We have also clarified the matter of the good and evil inclinations in a man. They are two forms added to a man besides his soul. And they are light from the angels (good inclination) and light from the klipos (evil inclinations), outside of the good inclination and external to it. But being that the soul itself is innermost than all of them, and being that it is the essence of a man, therefore it is in his power to tilt the free will to the place that he wants - because he (the soul) is greater than them. Now, his primary desire is towards the good inclination, because it is holy like him and also near to him. But for the body, it's primary desire is to the evil inclination, because both are from the side of evil (physicality), and also they are closer to each other. It is because of this that there is a battle between the physicality and the soul. Because since the soul cannot do the mitzvot except through the body, which tends towards the evil inclination, because of this there is a great difficulty to subjugate it (the evil inclination).

We have clarified that the soul has the power of choosing to follow the good inclination, but since it needs the actions of the body, it has great exertion in subjugating the evil inclination. And understand this well, that after death there is no (main) punishment neither to the soul nor the body until they re-join together like before death. (in the time of the resurrection)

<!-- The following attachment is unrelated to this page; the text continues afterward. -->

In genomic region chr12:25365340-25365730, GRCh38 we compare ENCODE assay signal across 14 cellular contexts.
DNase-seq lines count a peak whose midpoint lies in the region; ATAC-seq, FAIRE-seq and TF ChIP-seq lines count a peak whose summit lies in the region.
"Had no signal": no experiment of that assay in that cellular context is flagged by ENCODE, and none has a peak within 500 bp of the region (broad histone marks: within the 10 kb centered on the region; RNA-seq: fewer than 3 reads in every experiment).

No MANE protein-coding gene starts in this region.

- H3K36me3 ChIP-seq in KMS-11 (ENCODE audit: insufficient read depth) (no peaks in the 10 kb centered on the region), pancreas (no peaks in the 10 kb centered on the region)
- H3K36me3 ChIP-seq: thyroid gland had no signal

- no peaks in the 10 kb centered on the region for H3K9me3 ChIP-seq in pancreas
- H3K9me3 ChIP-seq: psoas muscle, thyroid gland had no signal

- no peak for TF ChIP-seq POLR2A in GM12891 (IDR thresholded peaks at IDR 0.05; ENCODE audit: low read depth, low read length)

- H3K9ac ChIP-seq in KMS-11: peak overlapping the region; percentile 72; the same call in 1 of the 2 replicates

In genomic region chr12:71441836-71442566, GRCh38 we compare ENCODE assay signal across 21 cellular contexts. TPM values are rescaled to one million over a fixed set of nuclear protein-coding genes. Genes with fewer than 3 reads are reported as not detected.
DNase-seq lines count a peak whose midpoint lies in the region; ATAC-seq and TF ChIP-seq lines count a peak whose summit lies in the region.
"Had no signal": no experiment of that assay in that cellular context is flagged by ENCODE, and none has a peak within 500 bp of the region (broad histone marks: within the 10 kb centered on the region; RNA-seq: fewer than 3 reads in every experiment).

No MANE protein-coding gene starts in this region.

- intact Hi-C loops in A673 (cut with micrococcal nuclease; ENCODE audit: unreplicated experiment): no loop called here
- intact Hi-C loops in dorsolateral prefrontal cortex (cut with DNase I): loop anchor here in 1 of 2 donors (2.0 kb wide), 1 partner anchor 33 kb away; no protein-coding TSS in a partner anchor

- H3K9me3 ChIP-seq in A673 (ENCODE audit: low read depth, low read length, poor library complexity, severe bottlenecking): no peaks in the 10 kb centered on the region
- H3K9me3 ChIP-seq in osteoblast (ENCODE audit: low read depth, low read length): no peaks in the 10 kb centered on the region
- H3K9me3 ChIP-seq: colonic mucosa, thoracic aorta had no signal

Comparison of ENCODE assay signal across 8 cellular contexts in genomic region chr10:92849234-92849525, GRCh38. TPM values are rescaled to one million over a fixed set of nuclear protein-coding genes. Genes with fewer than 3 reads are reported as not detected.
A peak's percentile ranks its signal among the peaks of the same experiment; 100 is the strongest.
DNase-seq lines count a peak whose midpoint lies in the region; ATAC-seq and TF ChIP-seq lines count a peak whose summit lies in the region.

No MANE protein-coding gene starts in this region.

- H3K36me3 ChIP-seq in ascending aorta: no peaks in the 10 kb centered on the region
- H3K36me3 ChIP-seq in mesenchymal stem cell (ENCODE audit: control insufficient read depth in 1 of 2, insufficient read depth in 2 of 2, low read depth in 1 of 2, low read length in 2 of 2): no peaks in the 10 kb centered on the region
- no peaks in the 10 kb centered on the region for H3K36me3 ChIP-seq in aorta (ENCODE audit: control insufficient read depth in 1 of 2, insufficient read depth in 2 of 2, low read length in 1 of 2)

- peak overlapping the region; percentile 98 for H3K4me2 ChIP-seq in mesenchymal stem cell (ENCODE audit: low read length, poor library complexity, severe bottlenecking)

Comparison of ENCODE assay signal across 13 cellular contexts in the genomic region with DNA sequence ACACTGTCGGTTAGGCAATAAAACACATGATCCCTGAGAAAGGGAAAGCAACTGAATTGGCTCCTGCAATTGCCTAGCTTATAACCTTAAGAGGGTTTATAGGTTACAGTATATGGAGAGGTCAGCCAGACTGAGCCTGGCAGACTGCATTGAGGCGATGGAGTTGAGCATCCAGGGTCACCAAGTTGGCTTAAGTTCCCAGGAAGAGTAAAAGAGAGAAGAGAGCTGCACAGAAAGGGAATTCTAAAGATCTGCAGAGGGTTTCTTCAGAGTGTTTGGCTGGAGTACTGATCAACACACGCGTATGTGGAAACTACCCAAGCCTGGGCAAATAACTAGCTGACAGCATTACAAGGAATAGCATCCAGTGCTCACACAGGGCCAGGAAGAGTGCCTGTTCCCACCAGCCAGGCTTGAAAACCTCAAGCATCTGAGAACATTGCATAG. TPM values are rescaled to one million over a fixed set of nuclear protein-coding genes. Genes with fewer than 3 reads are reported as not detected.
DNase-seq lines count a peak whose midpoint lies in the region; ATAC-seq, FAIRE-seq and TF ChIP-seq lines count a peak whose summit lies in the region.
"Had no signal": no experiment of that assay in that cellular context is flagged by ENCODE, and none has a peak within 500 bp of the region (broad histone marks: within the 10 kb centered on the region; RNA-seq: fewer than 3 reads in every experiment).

see also part 1

the body of a man is not the man himself. Rather the body is called the "flesh" of the man, as it is written "Skin and flesh You have clothed me, and with bones and sinews You have covered me" .(Job 10:11). It is also written "on the flesh of a man, do not annoint" (Ex. 30:32). So, the man is the inner part. But the body is a kind of garment which the intellectual soul wears, and it is the man himself. After death, the intellectual soul sheds the garment of the body and wears a different spiritual garment in its place...

  1. The soul's punishment precedes the WTC, you mistook it for the "world of souls" that one arrives after his death. WTC is the "final" state of the whole world where there's no more change.

  2. This simplest way of thinking about the reward/punishment system is in terms of thermodynamics - any system reaches its equilibrium by cooling down the particles that are too hot (let's call them the wicked that took too much from their lives) and heating up the particles that are cool (call them the pious that took too little from their lives). So that equilibrium precedes the WTC that knows no change or "flow of energy" - there are no Mitzvos or sins, one's spiritual state can no more be changed.